Religion & Liberty Online

Alexa’s Just Not That into You

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What do you do when your smart home starts outsmarting you? The dangers some forms of artificial intelligence pose are just beginning to be realized.

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A few weeks ago, software engineer Brandon Jackson found himself shut out of his smart home for a full week. When Alexa wouldn’t respond to his commands, he called the Amazon help desk to see what the issue was. Evidently, the company locked him out because of his apparent racism: “I was told that the driver who had delivered my package reported receiving racist remarks from my ‘Ring doorbell’ (it’s actually a Eufy, but I’ll let it slide).” Later, without any explanation or apology, Amazon allowed Jackson access again.

Jackson later viewed this experience as a lesson in keeping devices local and diversifying smart-home service providers. However, the meme used by Not the Bee of the evil computer HAL from 2001: A Space Odyssey, responding, “I’m sorry, Dave. I can’t unlock your house,” is a more accurate observation. Considering people’s increasing dependence on artificial intelligence (AI) to manage their lives, it’s only inevitable that these devices will render users helpless and vulnerable to corporate control.

Around the same time that Jackson was assuring Amazon that he wasn’t racist, the article “Why AI Will Save the World” by Silicon Valley entrepreneur and venture capitalist Marc Andreesen went viral. As the title suggests, Andreesen argues that AI represents a huge technological advance that will boost worker productivity, eliminate global strife, precipitate a cultural renaissance, and “make the world warmer and nicer.”

According to Andreesen, AI is like other technological innovations in that it makes tasks easier to perform and leaves more time for other things. Like a dishwasher or a Roomba freeing up homemakers from the drudgery of cleaning dishes and floors, AI will free workers from so much thinking. Enlightened populations in the future will be able to contend with an infinitely complex world by equipping themselves with “infinitely patient, infinitely compassionate, infinitely knowledgeable, infinitely helpful” AI.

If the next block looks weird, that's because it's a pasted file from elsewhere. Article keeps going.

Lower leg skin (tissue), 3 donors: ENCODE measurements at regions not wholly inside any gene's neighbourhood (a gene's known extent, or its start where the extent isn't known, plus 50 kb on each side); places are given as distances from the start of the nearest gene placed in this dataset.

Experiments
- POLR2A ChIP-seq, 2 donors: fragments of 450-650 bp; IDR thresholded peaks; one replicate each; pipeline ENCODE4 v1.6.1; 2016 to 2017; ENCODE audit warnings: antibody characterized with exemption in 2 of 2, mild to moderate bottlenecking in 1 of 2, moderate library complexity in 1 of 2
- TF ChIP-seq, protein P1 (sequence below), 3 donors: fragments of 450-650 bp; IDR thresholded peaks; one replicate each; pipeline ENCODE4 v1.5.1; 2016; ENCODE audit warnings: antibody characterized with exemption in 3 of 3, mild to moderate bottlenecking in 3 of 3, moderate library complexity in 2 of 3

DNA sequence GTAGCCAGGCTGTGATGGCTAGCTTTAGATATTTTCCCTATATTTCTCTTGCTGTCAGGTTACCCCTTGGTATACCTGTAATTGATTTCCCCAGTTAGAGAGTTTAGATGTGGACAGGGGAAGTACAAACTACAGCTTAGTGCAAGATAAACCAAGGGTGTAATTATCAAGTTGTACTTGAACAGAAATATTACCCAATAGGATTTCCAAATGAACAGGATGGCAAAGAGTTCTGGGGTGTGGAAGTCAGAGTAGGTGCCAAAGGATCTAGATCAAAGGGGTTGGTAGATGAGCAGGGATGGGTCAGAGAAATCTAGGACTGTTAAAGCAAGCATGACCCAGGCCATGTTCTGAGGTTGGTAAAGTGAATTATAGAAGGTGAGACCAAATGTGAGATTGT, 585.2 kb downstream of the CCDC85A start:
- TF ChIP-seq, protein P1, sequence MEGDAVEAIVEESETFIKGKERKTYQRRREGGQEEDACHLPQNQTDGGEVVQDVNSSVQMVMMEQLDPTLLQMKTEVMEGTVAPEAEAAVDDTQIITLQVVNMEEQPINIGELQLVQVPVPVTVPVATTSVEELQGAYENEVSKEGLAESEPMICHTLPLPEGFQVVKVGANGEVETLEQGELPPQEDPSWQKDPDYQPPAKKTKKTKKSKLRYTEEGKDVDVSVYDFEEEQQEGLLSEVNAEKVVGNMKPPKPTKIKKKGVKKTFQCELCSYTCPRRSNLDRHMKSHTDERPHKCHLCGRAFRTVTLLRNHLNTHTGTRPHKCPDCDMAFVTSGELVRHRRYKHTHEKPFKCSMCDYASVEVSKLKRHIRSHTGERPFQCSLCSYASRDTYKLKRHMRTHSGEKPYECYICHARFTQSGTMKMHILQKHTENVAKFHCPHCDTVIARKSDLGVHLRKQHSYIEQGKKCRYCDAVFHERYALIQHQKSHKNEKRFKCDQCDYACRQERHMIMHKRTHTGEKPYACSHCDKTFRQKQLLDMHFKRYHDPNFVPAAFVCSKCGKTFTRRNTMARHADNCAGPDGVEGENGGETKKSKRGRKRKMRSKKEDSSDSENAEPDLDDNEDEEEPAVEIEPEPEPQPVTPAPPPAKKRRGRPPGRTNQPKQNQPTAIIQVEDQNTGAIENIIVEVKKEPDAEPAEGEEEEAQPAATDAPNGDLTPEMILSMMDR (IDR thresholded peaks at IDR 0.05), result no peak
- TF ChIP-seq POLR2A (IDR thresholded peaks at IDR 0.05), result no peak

Andreesen sanguinely insists that people will work side by side with AI, resulting in ever more social progress. Writer Sam Woods goes further with this idea in a recent article, “Who’s on the Other End of the Chatbot?,” suggesting that AI can function as a thinking partner that can help us better understand ourselves: “You can have LLMs [Large Language Models] interrogate you, argue with you, challenge your assumptions, challenge what you’re saying and thinking.” This would certainly lead to better decision-making—assuming the user is still the one making decisions.

However, what AI boosters like Andreesen and Woods seem to miss is that AI’s technological capabilities represent a difference in kind, not degree. Unlike construction vehicles or self-service checkouts, which automate basic functions like digging holes or processing orders and purchases, AI is automating complex functions like deliberation and communication. Instead of acting as a tool that enhances or supplements human labor, it is essentially replacing it.

To say that this will free people to grow smarter and help society progress is like previous generations declaring that television and the internet would do the same thing. In all likelihood, most people will use the free time enabled by AI to “amuse themselves to death.” This was predicted by the brilliant sci-fi novella With Folded Hands… in which androids take over the world and prevent human beings from doing anything because it would expose them to stress or harm. Finally, the androids start lobotomizing everyone, leaving all men and women to sit dumbly in their rocking chairs “with folded hands.” For a more kid-friendly version of this story, one can also watch Wall-E.